A small Grind Show travels readily, depending on its overall size, and affords its owner the convenience of being simple to operate and easy to maintain and keep control over.

Grind shows can be simple, sometimes fitting entirely inside a ten by ten foot tent. More recently the shows have begun to be built into mobile trailers and cube trucks like those rented by U-Haul, but the showman's preference still seems to be the old-style canvas tent as this lends a circus-like atmosphere to the proceeding and gives the customers the impression that there is a much bigger exhibit inside than there might actually be. In simple English - the public still loves a tent!

As a small boy growing up in Florida I marveled at the various shows that appeared at the Florida State Fair in Tampa and The Sarasota County Fair. While I was often too intimidated by the idea of actually facing these horrors eye-to-eye to go inside, I became entranced (enchanted?) by the incredible artwork that adorned the exteriors. I will never forget the image displayed outside the Spidora show in the early 1960's that showed a worried doctor and nurse showing a horrified mother her infant child born with the head of a girl and the body of a hideous black spider! Promises made over the loudspeaker that the Spider Girl was very much alive inside and ready to talk to the public insured my absence from that show!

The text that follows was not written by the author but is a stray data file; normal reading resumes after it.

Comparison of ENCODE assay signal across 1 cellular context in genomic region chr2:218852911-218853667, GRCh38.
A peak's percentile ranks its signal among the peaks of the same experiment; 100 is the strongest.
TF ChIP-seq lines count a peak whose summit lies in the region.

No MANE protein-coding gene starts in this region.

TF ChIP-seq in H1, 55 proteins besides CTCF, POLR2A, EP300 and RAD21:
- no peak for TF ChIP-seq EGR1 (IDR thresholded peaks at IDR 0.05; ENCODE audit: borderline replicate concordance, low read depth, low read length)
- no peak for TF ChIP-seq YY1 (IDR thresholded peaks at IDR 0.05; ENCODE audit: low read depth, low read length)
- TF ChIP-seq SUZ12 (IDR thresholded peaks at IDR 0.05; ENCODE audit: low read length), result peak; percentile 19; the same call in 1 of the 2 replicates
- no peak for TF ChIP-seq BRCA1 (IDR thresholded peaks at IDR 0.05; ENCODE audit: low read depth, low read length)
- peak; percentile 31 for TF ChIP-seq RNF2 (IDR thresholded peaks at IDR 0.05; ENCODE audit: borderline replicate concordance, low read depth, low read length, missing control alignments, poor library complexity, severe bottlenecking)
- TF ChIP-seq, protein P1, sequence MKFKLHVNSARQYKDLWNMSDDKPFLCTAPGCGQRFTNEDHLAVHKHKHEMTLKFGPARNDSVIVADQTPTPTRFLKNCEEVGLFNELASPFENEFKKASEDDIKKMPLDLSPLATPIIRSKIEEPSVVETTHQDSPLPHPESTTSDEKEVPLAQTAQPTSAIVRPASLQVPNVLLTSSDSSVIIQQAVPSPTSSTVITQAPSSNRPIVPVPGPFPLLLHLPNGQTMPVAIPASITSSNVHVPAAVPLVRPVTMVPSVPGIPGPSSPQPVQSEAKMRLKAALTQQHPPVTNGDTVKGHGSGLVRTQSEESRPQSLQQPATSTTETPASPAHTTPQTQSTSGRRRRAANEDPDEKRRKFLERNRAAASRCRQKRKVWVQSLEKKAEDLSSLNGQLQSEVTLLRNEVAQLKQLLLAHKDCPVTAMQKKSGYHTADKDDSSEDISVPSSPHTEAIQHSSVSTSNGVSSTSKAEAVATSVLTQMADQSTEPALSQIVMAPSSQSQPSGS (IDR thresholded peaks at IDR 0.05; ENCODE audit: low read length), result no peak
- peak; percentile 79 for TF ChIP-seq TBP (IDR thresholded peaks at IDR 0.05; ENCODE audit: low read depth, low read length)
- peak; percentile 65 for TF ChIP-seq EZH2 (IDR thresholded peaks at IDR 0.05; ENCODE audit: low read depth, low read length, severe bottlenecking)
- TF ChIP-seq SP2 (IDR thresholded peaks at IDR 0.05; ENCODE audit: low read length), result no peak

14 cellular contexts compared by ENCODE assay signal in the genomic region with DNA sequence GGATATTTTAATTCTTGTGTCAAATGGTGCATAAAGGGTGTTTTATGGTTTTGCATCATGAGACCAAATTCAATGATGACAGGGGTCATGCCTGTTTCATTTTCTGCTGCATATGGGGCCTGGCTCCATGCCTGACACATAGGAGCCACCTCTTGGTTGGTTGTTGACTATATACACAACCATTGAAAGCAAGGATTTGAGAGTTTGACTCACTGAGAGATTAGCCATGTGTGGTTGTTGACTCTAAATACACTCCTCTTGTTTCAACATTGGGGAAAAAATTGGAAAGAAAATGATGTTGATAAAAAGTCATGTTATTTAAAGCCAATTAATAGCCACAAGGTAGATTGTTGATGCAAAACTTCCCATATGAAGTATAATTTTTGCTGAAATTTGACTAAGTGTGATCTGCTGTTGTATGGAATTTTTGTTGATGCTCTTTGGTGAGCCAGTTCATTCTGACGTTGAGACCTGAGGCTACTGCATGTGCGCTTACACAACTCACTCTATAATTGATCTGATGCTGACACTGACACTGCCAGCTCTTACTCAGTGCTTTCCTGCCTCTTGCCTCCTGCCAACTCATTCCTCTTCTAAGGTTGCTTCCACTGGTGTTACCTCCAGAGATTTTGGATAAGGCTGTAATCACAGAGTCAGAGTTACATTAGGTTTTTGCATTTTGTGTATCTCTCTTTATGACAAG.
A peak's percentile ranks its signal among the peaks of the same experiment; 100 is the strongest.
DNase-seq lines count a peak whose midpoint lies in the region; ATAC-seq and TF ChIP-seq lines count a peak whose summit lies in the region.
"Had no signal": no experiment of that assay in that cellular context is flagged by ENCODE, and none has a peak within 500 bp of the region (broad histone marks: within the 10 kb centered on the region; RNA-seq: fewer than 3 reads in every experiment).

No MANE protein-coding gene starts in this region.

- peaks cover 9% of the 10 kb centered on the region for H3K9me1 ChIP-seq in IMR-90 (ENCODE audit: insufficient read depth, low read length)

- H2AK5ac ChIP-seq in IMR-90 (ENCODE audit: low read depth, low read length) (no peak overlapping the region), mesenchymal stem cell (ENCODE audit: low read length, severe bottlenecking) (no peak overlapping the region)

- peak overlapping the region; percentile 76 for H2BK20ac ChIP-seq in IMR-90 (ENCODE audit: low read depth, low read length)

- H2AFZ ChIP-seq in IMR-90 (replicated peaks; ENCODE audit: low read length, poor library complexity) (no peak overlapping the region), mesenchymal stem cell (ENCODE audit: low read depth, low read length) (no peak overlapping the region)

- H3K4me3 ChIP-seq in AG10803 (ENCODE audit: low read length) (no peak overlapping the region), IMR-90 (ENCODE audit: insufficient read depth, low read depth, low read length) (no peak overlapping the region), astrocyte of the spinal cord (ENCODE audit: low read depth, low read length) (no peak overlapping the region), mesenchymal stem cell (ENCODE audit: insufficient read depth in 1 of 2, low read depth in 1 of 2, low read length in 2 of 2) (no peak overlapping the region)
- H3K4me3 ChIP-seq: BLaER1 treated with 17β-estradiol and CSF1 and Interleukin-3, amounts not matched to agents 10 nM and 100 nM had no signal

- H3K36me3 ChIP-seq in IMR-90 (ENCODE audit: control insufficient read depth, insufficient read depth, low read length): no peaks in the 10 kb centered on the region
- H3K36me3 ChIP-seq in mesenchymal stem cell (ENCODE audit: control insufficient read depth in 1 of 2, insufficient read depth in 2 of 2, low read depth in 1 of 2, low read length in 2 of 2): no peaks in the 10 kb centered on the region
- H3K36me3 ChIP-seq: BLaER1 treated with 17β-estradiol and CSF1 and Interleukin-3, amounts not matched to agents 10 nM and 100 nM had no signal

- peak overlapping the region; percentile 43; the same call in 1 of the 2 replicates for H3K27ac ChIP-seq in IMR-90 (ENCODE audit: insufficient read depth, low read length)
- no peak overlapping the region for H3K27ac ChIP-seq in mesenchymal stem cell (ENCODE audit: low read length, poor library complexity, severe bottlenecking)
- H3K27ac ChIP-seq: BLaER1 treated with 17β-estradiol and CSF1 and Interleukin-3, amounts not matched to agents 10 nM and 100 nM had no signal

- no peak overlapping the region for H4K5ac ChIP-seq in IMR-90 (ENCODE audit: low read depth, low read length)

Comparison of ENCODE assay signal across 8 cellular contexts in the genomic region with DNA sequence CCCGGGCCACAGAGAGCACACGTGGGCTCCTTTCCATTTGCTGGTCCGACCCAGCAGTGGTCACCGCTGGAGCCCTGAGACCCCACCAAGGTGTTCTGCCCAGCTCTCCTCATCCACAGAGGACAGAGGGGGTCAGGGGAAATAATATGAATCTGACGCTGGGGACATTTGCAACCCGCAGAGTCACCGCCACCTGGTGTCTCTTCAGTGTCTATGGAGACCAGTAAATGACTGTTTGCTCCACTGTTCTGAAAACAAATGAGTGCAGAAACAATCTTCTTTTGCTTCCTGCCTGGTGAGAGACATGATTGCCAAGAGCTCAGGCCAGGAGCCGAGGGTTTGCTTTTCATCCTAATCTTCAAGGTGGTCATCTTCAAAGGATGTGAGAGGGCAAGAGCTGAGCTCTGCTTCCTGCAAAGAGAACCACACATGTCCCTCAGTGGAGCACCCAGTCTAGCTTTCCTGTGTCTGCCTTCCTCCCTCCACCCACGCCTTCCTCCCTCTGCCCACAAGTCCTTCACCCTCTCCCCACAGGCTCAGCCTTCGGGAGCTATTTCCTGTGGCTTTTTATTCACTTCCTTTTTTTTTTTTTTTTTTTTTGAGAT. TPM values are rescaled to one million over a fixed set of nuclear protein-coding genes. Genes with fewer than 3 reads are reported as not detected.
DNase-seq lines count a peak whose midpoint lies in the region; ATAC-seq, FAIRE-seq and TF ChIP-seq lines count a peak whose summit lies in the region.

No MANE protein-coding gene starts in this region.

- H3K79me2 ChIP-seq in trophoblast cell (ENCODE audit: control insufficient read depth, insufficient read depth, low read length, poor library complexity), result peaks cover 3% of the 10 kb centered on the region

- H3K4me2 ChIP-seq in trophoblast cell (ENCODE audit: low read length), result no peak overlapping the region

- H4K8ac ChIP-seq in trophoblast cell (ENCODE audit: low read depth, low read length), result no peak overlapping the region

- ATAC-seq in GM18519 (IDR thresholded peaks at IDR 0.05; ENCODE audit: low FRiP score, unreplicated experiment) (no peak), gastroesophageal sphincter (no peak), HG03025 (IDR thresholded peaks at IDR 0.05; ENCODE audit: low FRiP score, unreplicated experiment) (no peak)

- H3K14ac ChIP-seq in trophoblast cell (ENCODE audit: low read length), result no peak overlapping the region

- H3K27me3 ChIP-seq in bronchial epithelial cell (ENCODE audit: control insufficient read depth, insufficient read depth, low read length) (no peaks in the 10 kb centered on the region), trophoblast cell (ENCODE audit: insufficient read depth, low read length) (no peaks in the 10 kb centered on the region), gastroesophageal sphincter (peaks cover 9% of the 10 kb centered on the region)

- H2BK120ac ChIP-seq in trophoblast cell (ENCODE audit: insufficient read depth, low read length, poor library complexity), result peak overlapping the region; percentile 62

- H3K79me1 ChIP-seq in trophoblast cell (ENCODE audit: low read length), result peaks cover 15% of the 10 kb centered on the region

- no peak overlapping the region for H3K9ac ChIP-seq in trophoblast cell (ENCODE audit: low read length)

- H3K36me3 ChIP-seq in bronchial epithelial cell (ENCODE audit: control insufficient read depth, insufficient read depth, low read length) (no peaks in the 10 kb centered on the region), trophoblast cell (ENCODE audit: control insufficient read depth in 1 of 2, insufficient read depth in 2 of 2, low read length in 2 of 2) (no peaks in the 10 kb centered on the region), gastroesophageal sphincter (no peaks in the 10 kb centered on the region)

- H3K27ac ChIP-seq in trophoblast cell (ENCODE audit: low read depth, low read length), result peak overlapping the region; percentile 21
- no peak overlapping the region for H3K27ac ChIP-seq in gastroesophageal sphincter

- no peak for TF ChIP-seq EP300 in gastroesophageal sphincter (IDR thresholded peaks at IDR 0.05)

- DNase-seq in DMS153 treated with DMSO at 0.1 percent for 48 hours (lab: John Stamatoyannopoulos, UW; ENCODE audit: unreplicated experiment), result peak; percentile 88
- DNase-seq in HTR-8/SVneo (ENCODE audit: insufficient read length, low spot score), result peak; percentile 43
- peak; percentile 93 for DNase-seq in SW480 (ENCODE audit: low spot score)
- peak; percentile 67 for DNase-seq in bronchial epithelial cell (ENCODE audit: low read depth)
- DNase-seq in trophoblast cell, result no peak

At the same fair I saw the terrific Motordrome where motorcycles roared furiously around the inside on a large silo-shaped arena, criss-crossing each other only inthes from a flaming death. Likewise, the Freak Shows with their banners depicting such attractions as the Turtle Boy and the Alligator Skinned Girl always made me queasy. Throughout our young lives we are taught by our parents not to stare at those less fortunate folks who are afflicted by physical deformities, yet here they were - ready to be stared at for a price and the talker outside was doing everything in his power to entice the crowd (called a "tip") to line up for a ticket. Getting the crowd together was not so difficult. Outside the big tent would stand a small stage (a bally platform) and the talker would bring out a few of the performers -usually some of the "working acts" like the scantily clad Electric Girl, and he would attempt to build a tip by telling the crowd what marvels they were going to see inside. Building a tip was easy, it costs nothing to stand outside and look, but "turning a tip" (getting the crowd to pay up and go inside) has always been considered a fine art.

My own nervousness about looking at the Human Oddities kept me safely outside the Ten-In-Ones for many years, but as I grew older, bolder, and a bit more curious I began to join the tip.

All stories are copyrighted Fred Olen Ray and posted here with his express permission,


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